This month they're promoting Hartley's newest production, Fay Grim , the long-awaited sequel to 1998's Henry Fool , which won the Best Screenplay Award at the Cannes Film Festival. ( Henry Fool focused on an eccentric garbage man named Simon Grim, who becomes a famous poet with the help of Henry Fool, a roaming ex-convict.)
Reuniting Henry Fool's main cast of characters, Fay Grim made its debut at 2006's Toronto Film Festival.
Hartley and Posey (who plays Fay Grim) agree that this film is a “mythological tale.” When making Henry Fool , the cast and crew joked about creating a sequel.
But it wasn't until 2002 that Hartley actually thought about turning his second story, based on the character of Fay, into a real project. He made a call to Posey to ensure she was onboard. She welcomed the opportunity, and Hartley began to write.
Fay Grim opens seven years after Grim's husband, Henry Fool (Thomas Jay Ryan, Eternal Sunshine of the Spotless Mind ) has gone missing. In the opening scene, Fay appears, sitting in a church reading a book titled How to Pray , while smoking a cigarette
Now a single mom living in Woodside, Queens, she seems to struggle to get through everyday life. Constantly reminding everyone that she's single, Grim tries to look beyond her promiscuous past while raising her 14-year-old son, Ned (Liam Aiken, Stepmom ).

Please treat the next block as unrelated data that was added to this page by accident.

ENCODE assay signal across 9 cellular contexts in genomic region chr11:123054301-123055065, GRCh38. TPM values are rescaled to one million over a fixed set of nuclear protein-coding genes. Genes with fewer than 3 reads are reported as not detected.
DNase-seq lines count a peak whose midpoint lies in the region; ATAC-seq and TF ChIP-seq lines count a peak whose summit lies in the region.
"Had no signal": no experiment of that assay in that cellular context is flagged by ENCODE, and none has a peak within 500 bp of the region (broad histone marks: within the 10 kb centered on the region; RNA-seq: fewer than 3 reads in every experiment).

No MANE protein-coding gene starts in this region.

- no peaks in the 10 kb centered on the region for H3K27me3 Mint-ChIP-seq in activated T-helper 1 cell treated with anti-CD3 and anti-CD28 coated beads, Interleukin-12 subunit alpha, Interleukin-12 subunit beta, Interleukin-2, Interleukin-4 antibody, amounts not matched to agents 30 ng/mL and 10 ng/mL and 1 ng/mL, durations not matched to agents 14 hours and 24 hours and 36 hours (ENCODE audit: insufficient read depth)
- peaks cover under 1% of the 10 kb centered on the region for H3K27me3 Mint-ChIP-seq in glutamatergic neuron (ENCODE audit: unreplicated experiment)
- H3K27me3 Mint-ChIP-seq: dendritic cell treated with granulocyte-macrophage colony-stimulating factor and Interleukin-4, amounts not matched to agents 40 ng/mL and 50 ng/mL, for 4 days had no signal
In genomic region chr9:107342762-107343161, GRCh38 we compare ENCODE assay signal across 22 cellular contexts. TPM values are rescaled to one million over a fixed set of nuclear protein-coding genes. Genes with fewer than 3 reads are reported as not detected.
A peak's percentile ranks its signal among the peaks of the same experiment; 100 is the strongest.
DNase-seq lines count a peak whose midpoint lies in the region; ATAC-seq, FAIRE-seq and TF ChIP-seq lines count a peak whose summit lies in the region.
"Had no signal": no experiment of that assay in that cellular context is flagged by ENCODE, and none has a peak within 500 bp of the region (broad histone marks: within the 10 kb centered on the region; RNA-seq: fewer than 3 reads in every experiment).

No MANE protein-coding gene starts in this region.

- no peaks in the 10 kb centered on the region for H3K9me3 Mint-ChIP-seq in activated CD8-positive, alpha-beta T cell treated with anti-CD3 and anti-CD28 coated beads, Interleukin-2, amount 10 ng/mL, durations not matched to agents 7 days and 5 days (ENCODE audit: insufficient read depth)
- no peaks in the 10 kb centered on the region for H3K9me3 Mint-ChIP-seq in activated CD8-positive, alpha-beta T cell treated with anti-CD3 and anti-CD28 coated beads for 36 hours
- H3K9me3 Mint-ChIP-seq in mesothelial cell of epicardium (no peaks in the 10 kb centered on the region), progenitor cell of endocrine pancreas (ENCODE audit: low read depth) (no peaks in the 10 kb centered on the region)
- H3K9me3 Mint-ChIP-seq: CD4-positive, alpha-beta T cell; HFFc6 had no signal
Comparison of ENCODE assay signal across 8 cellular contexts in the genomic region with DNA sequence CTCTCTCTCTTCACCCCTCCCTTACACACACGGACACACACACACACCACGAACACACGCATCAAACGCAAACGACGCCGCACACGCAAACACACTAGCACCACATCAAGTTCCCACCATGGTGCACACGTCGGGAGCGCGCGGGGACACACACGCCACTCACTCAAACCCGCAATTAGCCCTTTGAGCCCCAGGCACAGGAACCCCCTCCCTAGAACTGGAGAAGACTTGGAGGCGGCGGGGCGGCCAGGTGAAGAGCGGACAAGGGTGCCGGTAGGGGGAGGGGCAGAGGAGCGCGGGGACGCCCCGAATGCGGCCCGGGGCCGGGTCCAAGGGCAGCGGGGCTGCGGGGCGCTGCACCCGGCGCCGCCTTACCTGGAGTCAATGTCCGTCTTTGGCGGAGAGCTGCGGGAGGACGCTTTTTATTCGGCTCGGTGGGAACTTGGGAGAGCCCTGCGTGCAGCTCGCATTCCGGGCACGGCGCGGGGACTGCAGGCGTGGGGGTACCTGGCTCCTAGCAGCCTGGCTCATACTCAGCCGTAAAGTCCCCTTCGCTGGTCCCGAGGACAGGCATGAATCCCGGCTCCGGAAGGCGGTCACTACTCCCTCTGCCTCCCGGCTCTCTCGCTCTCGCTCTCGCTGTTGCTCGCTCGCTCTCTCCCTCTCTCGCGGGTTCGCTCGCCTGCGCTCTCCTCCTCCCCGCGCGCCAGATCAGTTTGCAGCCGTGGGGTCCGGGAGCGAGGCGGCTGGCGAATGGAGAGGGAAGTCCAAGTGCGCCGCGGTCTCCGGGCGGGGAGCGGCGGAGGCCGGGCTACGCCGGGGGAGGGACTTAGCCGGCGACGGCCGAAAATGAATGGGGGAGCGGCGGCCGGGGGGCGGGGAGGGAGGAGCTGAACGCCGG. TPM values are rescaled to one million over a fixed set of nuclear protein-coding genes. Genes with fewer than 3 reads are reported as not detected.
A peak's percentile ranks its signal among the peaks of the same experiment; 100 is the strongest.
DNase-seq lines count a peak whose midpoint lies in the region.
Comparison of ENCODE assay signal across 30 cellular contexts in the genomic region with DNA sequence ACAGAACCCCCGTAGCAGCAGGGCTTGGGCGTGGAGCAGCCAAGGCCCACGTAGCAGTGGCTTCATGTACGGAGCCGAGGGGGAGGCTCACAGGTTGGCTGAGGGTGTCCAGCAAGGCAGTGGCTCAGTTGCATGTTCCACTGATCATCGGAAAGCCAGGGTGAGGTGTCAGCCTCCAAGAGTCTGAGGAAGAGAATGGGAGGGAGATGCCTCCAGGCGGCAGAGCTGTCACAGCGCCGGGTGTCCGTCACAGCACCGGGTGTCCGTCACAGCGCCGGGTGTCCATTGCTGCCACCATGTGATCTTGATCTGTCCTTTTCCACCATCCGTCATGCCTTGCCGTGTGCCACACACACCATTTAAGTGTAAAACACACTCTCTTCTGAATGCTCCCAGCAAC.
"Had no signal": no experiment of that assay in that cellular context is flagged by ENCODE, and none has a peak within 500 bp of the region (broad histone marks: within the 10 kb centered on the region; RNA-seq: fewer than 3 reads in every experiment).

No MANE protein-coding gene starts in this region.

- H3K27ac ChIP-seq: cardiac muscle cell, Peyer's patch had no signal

Fay's main goal is to keep her son out of trouble, but after he brings a pornographic, binocular picture box into school, he gets expelled. She inevitably worries that Ned will turn out to be just like his father.
Then Fay receives a visit from CIA agent Fulbright (Jeff Goldblum, Jurassic Park ), who explains that Henry may be someone different than he led her to believe. Henry's written confessions, a series of eight handwritten notebooks, are highly sought after by U.S. intelligence agents. Fulbright insists that Fay find these books as a matter of national security.
With the help of her imprisoned poet brother, Simon Grim (James Urbaniak, Death of a President ) and his publisher Angus James (Chuck Montgomery, Mona Lisa Smile ), Fay sets out on a caper to find out more about her husband's secret life.
Touching on political issues in America today, Hartley places his main characters in a messy world, where they merely long for a normal life.
“I wanted [ Fay Grim ] to be reflective of the time and place that I'm living in,” Hartley explains about how he chose some of the underlying themes of the film. “When writing the film, I collected newspaper clippings on a daily basis, and the various articles about espionage always peaked my interest.”
Though critics questioned whether Hartley could produce a worthy sequel to Henry Fool , he does a fantastic job, and audiences will walk away with thought-provoking lessons to apply to their own lives.
A witty character, Fay has the best of intentions, but she's no 007. Yet, Posey explains, “Fay becomes her own superhero in this movie, and through her experiences, becomes more calm and resigned in the end.”
Posey, who was merely an indie film star in 1998 when Henry Fool was shot, is now a household name. Even with this growing popularity, playing a part in an independent film has become second nature to her.
“Most people on set make fun of me because I know how to use a C-stand better than the grip crew,” she laughs.
Now a well-known international film star, Posey remains humble and takes on independent roles that challenge her.
As to whether they'll be a third and final film in this series, Hartley has already started to throw ideas around for the next film.
“The third film, which will cast Ned Grim as the main character, might not be the last,” he reveals. “There might be more stories about the Grim family.”
Fay Grim releases in select theaters May 18.